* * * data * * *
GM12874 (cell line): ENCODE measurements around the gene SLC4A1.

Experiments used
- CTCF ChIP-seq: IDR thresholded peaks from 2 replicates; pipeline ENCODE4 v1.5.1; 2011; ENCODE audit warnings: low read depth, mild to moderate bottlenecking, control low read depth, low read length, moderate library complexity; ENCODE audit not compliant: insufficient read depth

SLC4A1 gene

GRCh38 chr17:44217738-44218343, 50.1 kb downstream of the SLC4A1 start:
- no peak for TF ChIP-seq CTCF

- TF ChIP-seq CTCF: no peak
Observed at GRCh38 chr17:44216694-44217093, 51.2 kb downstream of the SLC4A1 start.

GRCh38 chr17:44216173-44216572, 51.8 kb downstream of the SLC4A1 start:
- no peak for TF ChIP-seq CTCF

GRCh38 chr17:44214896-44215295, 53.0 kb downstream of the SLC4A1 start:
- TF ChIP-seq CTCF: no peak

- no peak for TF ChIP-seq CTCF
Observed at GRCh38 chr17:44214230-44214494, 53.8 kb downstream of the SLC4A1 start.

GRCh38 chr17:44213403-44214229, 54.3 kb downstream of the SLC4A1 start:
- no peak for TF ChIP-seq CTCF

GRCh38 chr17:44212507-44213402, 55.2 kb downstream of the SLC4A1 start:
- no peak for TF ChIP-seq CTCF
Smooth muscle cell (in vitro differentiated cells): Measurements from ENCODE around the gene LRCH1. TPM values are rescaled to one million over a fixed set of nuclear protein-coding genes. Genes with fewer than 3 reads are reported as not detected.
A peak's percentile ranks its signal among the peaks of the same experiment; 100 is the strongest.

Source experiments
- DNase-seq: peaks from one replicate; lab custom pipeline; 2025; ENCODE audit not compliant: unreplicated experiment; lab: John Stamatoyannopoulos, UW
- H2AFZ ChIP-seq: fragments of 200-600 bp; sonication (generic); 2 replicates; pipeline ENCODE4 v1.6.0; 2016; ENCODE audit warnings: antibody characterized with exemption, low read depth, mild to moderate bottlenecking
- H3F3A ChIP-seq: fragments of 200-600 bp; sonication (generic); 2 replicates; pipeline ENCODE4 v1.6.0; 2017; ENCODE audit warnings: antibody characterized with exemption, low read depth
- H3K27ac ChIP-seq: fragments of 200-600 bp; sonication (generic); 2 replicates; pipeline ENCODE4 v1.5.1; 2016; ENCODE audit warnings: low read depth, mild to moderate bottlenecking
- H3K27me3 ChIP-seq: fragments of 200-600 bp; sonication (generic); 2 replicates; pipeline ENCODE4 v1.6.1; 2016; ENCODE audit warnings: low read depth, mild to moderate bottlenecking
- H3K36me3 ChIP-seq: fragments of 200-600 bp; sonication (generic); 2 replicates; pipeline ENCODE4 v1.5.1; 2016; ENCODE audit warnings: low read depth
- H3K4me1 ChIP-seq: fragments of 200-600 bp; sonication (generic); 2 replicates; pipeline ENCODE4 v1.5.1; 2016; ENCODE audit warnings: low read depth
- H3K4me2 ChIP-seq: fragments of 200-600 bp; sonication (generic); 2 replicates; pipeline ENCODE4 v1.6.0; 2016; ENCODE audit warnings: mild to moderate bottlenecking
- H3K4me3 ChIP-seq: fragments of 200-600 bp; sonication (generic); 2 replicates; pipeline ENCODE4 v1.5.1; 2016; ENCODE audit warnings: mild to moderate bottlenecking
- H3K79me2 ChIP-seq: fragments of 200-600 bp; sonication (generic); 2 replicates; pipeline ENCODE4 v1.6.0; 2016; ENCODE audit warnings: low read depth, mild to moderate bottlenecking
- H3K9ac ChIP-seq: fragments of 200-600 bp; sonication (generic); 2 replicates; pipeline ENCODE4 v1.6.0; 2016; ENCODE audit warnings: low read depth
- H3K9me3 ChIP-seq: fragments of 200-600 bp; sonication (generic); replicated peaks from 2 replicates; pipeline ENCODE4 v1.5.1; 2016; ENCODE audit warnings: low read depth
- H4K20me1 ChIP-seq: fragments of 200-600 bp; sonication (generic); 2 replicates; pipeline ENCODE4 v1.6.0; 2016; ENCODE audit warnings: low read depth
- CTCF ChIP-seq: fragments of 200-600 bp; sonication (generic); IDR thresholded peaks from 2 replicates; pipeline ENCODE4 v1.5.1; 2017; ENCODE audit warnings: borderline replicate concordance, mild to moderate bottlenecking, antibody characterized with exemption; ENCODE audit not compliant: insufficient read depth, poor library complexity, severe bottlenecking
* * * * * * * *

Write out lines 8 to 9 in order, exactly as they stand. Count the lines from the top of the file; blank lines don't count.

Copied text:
Observed at GRCh38 chr17:44216694-44217093, 51.2 kb downstream of the SLC4A1 start.

GRCh38 chr17:44216173-44216572, 51.8 kb downstream of the SLC4A1 start: